Keyboard code unleashes parade of stylish dinosaurs on Conde Nast UK websites
Dinosaurs are Konami codes, an 'old cheat-sequence' often used as memes
Conde Nast says dinosaurs are "intended," not result of a computer hack
Reptiles are the biggest thing on Vogue UK’s website right now, but not as boots or bags.
With a few keyboard strokes, visitors to the site can watch a parade of dinosaurs in quirky hats flashing across the page.
Trust me and try it: Go to the site and type this: up, up, down, down, left, right, left right, b then a as many times as you want.
Dinosaurs invaded the websites of several UK editions of Conde’ Nast publications this week. GQ, Easy Living and Wired each have dinosaurs dressed for the occasion, so to speak: on GQ, a dapper dino dressed in a suit, Nyan cats flying across WiredUK.
Who gets the prehistoric style points on this one? Fashion blogs that caught wind of the avatars Monday speculated that they were the result of a hack. A Conde Nast Britain spokesman declined to comment on the prehistoric invaders except to say they “were intended.”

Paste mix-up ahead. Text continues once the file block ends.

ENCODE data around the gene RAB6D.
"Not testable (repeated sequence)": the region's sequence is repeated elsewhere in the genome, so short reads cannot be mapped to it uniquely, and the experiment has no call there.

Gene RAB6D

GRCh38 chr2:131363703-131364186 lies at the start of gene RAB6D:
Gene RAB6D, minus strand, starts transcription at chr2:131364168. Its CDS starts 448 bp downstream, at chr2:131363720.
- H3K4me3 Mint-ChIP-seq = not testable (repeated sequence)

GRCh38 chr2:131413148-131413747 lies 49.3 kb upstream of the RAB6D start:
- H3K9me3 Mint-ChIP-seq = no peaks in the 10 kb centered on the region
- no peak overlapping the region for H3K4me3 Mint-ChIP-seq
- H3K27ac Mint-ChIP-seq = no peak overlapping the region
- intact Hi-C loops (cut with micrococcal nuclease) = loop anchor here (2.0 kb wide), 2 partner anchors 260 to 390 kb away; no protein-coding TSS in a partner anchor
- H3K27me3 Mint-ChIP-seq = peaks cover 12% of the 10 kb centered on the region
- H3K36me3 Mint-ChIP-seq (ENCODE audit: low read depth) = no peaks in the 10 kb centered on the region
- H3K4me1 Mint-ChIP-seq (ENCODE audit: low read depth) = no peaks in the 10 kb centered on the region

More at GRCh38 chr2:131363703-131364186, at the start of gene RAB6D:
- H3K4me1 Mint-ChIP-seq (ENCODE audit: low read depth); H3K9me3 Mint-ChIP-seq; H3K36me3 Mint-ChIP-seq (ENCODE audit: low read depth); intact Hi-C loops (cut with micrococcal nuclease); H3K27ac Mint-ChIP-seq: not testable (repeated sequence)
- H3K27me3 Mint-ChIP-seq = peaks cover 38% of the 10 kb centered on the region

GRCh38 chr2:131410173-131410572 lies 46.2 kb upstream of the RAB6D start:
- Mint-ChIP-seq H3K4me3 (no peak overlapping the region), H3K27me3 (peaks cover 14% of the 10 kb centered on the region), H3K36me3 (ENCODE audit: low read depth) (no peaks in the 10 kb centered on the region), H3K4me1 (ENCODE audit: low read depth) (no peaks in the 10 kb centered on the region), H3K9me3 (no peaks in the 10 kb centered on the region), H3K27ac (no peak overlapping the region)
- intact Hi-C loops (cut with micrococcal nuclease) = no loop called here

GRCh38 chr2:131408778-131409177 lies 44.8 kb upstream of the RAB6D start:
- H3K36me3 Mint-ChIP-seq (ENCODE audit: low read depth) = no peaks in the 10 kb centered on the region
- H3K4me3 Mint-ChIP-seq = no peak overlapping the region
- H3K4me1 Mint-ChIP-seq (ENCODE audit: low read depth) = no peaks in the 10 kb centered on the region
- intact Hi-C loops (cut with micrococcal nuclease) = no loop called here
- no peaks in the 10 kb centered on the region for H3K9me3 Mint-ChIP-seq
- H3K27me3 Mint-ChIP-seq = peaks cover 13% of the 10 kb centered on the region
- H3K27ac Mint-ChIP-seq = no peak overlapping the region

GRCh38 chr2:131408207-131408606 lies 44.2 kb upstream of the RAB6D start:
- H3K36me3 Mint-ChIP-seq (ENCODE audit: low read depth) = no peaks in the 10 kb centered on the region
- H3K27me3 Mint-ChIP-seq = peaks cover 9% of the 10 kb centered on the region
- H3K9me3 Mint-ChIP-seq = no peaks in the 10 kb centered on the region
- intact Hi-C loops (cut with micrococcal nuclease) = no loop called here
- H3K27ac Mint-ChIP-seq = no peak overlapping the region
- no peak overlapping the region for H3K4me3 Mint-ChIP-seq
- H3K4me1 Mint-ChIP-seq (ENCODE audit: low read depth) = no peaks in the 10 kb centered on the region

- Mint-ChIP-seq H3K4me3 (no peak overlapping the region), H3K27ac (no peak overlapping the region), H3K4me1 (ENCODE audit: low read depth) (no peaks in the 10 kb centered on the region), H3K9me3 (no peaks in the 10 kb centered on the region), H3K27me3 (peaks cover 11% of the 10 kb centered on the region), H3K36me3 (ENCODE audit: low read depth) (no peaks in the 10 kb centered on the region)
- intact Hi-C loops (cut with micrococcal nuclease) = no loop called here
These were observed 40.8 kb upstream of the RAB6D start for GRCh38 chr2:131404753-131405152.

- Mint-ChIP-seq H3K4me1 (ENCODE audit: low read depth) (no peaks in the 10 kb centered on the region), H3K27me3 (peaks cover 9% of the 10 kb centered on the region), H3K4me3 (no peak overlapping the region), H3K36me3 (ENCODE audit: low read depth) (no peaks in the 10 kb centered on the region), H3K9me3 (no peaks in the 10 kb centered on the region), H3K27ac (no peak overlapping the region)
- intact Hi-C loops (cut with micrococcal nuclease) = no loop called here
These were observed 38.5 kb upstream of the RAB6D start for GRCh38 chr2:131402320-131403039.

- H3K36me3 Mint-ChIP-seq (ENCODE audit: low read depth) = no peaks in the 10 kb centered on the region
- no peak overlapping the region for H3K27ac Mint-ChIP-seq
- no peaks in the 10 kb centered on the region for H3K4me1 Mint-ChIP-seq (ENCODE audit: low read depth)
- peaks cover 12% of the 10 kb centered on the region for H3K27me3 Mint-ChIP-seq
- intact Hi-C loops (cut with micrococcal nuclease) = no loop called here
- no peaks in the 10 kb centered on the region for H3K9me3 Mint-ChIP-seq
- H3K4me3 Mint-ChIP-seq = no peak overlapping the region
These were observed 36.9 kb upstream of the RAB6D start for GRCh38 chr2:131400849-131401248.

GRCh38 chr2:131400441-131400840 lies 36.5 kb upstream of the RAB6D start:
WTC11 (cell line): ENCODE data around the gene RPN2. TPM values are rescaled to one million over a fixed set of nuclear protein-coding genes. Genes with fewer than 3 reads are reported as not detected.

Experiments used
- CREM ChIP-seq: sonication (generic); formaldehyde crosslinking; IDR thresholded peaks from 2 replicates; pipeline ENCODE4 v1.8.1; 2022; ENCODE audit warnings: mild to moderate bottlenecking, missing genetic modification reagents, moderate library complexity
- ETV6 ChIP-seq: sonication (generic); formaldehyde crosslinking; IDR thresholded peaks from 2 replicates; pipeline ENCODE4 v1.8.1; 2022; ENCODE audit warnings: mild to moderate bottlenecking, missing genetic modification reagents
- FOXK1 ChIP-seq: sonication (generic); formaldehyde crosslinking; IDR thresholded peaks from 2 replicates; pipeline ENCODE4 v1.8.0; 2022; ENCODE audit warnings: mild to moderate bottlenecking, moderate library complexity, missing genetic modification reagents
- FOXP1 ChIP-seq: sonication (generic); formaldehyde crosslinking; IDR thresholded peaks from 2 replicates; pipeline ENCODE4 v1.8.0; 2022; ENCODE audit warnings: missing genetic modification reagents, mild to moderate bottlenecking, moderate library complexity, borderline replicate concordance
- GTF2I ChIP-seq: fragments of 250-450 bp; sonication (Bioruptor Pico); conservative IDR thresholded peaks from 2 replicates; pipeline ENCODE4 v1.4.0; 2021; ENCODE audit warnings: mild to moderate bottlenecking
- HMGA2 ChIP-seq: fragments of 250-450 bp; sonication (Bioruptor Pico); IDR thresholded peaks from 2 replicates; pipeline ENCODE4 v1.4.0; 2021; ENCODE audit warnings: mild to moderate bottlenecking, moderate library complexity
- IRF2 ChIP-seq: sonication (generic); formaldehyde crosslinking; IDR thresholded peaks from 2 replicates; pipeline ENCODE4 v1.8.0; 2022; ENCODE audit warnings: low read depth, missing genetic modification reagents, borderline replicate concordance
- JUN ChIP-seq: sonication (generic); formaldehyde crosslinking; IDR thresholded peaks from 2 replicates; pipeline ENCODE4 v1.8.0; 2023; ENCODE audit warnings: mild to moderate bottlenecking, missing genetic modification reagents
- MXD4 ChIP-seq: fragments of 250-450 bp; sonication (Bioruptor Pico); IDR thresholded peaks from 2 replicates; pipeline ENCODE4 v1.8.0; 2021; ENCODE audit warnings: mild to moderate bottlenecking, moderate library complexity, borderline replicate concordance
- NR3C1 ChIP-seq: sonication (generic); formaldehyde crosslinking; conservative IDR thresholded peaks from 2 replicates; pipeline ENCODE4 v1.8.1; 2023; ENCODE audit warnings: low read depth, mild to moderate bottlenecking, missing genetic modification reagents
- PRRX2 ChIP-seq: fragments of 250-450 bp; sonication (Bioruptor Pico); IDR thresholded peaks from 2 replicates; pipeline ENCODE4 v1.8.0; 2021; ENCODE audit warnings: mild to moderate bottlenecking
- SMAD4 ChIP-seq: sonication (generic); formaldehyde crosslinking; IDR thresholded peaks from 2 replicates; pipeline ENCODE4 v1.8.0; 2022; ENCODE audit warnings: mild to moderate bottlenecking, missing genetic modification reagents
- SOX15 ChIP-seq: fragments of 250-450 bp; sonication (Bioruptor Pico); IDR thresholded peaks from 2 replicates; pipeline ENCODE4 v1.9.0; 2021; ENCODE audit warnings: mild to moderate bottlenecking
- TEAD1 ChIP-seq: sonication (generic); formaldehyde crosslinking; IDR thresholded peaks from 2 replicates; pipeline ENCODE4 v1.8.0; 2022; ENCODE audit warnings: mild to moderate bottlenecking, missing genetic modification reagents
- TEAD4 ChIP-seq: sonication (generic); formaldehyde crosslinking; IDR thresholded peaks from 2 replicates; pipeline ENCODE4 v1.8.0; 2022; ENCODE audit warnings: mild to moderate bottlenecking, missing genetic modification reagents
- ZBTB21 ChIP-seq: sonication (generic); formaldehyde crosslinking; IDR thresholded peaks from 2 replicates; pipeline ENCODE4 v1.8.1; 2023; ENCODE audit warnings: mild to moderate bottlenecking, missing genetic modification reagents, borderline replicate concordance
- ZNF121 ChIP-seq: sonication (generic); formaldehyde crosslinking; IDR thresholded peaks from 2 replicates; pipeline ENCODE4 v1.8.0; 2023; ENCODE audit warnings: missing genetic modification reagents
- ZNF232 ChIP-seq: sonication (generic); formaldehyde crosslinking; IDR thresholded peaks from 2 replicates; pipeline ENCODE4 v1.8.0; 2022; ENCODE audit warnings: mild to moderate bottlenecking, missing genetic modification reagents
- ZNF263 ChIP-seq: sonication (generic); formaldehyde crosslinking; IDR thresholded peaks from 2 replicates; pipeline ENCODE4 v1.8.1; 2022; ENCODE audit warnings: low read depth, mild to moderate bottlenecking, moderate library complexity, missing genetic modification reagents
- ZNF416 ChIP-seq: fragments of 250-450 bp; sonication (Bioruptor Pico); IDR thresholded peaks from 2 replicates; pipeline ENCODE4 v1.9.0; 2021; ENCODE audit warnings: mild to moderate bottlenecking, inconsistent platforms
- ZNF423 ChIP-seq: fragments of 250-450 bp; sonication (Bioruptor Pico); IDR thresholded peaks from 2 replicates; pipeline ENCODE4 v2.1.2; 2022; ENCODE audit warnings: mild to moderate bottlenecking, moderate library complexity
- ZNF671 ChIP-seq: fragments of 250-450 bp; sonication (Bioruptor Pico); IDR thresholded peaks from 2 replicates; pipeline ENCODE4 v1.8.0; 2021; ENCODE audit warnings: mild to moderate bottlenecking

Computer security expert Graham Cluley said the stunt was created using Konami code, an “old cheat-sequence code” that could be used on vintage Nintendo games, but are now considered a meme.
But let’s get back to the hats. Massachusetts-based milliner Sally Steinmann reports that the headwear on the Vogue dinos are “everyday casual style” often used in the fall or winter.
They range from a “plush, faux fur cloche in red and gray,” to a feathered fedora, and even brimmed-military style caps also make an appearance.
Steinmann said she would have loved to see dinosaurs decked in millinery creations more a la Vogue, like Stephen Jones or Philip Treacy, or hats worthy of the Royal Ascot.
“Perhaps the dinos are simply showing their good taste,” she said.